Hummon, songwriters); Bruce Springsteen, "Devils & Dust"; John Legend,
"Ordinary People" (W. Adams & J. Stephens, songwriters); U2, "Sometimes You
Can't Make It on Your Own"; Mariah Carey, "We Belong Together" (J. Austin,
M. Carey, J. Dupri & M. Seal, songwriters).
This is the saddest of the major categories this year: We have U2 and
Springsteen going through the motions, a token nod to a country act and
Carey raking in the cash. She will probably win.
Red-hot R&B comer Legend.
The Black Eyed Peas, "My Humps." Yes, it was a guilty pleasure, but the
emphasis is on the pleasure.
Ciara, Fall Out Boy, Keane, John Legend, SugarLand.
Another rather pathetic slate. In this company, there's no question that
Legend is the most significant artist -- and that's no slight to suburban
Chicago pop-punks Fall Out Boy, who were shocked themselves at this
The English New Wave of New Wave dance band, the Go! Team.
Fiona Apple, "Extraordinary Machine"; Kelly Clarkson, "Breakaway"; Sheryl
Crow, "Wildflower"; Paul McCartney, "Chaos and Creation in the Backyard";
Gwen Stefani, "Love. Angel. Music. Baby."
I'm betting voters will jump at the chance to honor venerated elder Sir
Most worthy: If
we consider the disc that had the most impact in the pop world in 2005, the
prize has to go to Stefani.
The New Pornographers, "Twin Cinema" -- truly great pop music, even if it
wasn't as commercially popular as any of these discs.
Coldplay, "X&Y"; Foo Fighters, "In Your Honor"; the Rolling Stones, "A
Bigger Bang"; U2, "How to Dismantle an Atomic Bomb"; Neil Young, "Prairie
It's likely that the elders here (Young, who deserves the nod, and the
Stones, who don't) will cancel each other out, as will Coldplay and the Foo
Fighters, allowing Grammy voters to once again declare the devotion to U2.
The White Stripes, "Get Behind Me Satan."
Alternative music album
The nominees: The
Arcade Fire, "Funeral"; Beck, "Guero"; Death Cab for Cutie, "Plans"; Franz
Ferdinand, "You Could Have It So Much Better"; the White Stripes, "Get
Behind Me Satan."
This is a hard one to call, since voters will be familiar with Franz
Ferdinand and the White Stripes from recent appearances on the Grammy show,
and they probably know Death Cab from "The O.C." But Beck is the biggest
name, so I'll give it to him as their uninspired choice.
Most worthy: The
Arcade Fire -- though "Funeral" was actually released in September 2004.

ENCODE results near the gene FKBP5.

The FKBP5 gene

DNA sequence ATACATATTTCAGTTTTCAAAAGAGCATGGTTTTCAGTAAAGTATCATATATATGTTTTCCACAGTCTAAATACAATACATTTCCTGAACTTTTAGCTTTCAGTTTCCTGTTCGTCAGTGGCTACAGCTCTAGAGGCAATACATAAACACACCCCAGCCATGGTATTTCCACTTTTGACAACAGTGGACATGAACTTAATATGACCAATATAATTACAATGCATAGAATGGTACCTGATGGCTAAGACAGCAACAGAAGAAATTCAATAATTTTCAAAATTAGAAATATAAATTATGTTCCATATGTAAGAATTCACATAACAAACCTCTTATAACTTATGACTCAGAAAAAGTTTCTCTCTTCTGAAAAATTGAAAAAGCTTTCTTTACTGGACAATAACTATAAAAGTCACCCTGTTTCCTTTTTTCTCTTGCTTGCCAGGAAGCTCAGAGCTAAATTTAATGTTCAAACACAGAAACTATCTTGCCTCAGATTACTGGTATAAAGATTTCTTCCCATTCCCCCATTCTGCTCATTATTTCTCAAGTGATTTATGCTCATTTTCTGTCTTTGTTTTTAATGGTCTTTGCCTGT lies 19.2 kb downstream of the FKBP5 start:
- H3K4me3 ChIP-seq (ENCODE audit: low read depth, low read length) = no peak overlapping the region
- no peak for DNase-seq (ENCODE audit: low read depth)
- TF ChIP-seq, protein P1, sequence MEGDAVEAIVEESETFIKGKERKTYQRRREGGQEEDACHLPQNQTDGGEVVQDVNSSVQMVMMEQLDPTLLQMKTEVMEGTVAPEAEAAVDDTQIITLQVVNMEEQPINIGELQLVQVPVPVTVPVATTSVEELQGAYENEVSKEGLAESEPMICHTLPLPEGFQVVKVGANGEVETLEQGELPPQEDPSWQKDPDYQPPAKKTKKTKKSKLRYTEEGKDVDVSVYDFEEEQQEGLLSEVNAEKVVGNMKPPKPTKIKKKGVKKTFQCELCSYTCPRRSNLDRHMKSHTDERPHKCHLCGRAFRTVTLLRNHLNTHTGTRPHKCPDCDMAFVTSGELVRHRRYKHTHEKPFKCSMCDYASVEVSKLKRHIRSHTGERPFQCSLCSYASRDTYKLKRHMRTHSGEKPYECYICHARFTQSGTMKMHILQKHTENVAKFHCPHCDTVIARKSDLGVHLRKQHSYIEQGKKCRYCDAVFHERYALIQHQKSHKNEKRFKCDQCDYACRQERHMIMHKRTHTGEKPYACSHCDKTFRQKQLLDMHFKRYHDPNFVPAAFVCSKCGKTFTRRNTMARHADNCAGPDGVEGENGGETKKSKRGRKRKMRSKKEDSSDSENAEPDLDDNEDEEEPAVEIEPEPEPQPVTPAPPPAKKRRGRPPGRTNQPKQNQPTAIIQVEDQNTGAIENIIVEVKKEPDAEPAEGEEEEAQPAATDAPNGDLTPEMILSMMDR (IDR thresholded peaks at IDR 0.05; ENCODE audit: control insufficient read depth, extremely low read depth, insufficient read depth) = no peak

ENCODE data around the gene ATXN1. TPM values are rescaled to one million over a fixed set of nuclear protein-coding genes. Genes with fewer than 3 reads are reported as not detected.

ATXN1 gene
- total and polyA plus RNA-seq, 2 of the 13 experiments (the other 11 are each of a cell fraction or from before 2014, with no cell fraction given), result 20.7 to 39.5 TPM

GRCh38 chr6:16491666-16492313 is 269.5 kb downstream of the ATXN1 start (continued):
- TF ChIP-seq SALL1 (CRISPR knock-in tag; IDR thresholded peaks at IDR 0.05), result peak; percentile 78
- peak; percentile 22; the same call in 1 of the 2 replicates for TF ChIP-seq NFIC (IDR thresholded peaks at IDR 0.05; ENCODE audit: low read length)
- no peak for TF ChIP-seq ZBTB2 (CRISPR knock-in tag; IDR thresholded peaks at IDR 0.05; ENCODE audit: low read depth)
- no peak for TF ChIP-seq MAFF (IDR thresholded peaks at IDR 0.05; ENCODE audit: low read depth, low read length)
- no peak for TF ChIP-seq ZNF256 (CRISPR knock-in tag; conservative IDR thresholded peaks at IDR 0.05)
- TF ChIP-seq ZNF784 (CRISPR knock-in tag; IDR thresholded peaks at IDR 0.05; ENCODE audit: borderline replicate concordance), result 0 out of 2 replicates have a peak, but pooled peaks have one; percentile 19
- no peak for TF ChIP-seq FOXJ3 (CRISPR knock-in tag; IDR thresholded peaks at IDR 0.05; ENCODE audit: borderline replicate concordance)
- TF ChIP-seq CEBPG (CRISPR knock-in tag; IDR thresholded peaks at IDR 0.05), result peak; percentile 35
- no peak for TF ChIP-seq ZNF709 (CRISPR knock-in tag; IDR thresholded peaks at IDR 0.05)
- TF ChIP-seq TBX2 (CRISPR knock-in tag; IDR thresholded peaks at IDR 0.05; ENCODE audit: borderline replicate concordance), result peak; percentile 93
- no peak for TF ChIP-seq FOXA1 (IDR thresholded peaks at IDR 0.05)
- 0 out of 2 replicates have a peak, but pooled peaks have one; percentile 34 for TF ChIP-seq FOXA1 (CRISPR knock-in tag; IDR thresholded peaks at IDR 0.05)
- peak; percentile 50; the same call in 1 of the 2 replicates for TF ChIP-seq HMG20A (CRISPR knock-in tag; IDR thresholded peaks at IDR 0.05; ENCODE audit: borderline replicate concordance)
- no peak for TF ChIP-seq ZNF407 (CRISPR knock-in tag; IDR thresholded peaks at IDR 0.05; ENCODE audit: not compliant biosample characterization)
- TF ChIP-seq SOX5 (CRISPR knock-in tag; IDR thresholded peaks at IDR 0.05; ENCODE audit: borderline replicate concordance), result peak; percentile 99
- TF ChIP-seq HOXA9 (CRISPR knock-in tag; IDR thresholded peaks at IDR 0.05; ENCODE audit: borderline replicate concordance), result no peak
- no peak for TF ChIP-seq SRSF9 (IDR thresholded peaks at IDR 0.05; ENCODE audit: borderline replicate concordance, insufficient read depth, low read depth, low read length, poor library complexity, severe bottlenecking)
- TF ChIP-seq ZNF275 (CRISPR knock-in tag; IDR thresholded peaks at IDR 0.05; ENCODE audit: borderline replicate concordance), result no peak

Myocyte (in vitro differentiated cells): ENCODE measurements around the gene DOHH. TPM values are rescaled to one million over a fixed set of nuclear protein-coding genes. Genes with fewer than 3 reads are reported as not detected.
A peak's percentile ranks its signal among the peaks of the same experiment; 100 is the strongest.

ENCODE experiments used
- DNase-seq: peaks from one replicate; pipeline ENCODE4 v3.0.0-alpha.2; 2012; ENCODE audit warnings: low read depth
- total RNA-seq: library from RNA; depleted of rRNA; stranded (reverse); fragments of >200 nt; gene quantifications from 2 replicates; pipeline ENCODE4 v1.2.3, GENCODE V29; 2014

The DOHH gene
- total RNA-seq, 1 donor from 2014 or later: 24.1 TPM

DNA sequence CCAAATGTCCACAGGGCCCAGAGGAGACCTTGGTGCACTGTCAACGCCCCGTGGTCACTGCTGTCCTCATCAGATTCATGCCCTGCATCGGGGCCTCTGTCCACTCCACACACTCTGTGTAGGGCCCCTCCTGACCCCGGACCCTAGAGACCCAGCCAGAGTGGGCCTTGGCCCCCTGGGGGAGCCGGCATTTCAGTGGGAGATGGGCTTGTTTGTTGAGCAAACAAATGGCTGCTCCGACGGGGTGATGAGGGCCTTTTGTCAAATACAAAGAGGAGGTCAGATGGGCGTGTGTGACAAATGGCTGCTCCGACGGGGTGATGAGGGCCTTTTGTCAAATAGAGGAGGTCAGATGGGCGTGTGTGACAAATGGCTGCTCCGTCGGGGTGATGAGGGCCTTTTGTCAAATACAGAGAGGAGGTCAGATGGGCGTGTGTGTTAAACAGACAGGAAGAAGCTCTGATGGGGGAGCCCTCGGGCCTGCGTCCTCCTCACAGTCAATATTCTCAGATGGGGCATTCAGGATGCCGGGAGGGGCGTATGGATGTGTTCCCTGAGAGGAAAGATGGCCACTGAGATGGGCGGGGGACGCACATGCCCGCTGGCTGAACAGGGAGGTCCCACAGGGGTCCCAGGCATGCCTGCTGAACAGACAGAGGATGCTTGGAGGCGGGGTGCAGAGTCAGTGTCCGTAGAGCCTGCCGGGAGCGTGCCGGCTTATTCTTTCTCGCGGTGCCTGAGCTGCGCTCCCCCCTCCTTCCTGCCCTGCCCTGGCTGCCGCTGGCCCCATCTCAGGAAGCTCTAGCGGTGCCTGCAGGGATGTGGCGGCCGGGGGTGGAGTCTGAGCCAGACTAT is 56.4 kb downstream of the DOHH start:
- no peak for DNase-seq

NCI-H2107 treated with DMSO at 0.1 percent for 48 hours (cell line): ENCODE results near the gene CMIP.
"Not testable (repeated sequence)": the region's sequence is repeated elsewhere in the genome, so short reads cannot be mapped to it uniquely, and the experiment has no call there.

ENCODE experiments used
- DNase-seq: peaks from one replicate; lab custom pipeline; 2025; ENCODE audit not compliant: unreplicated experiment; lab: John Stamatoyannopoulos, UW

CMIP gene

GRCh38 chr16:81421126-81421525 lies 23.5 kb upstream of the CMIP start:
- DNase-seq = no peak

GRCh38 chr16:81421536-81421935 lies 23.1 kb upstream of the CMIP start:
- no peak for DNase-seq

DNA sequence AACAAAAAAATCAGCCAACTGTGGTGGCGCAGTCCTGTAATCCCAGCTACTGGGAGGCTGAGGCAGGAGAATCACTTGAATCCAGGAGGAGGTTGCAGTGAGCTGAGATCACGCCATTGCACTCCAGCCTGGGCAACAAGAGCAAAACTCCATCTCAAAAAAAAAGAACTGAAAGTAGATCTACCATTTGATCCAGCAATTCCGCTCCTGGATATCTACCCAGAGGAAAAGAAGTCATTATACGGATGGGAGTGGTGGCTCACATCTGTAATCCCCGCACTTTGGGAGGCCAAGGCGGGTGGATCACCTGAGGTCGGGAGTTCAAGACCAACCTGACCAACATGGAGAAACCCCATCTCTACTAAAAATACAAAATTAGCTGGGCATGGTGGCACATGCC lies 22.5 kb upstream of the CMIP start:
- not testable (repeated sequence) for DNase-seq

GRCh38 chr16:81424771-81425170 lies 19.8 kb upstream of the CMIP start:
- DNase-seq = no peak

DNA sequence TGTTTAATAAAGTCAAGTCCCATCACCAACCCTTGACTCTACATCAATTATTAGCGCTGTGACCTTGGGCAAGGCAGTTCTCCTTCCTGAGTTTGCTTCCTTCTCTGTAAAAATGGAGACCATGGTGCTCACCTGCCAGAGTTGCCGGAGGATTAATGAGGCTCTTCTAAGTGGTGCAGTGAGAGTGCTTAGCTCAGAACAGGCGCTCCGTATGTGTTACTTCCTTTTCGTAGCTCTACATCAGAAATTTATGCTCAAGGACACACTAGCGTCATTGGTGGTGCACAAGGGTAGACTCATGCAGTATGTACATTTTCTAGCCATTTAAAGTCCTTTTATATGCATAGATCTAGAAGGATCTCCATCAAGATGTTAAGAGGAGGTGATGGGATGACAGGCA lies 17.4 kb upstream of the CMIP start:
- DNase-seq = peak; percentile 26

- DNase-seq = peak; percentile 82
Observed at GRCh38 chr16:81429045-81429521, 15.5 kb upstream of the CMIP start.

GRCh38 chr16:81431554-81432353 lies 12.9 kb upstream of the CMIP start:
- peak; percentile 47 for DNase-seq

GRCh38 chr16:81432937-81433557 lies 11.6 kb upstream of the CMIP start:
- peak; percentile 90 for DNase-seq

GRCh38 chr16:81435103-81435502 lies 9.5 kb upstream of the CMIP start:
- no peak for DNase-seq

(The Grammys continue to define the voting year by odd parameters; for
instance, the year 2005 was Oct. 1, 2004, to Sept. 30, 2005, but even by
their wacky calendar, "Funeral" doesn't qualify. Go figure.)
The nominees: The
Chemical Brothers featuring Q-Tip, "Galvanize"; Deep Dish, "Say Hello";
Fatboy Slim & Lateef, "Wonderful Night"; LCD Soundsystem, "Daft Punk Is
Playing at My House"; Kylie Minogue, "I Believe in You"; New Order, "Guilt
Is a Useless Emotion."
Overrated British dance diva Minogue, the only name in the field that
mainstream voters are likely to recognize.
Most worthy: LCD
Ladytron, "International Dateline."
Earth, Wind and Fire, "Illumination"; Fantasia, "Free Yourself"; Alicia
Keys, "Unplugged"; John Legend, "Get Lifted"; Stevie Wonder, "A Time to
Legend -- but that's based on the guess that Grammy voters are as befuddled
as I am about the distinction between this category and "best contemporary
R&B album" (those nominees: Amerie, Mariah Carey, Destiny's Child, Mario and
Leela James, "A Change Is Gonna Come."
Common, "Be"; Missy Elliott, "The Cookbook"; Eminem, "Encore"; 50 Cent, "The
Massacre"; Kanye West, "Late Registration."
While Elliott is a great talent, this was not her best disc, and the nods to
Eminem and 50 Cent will likely cancel each other. That leaves a duel between
West and his mentor Common, a tough call, since both artists delivered
stellar efforts. Maybe voters will honor West in the big categories of album
and record of the year, and give this award to Common. (We can hope.)
Saul Williams, "Saul Williams."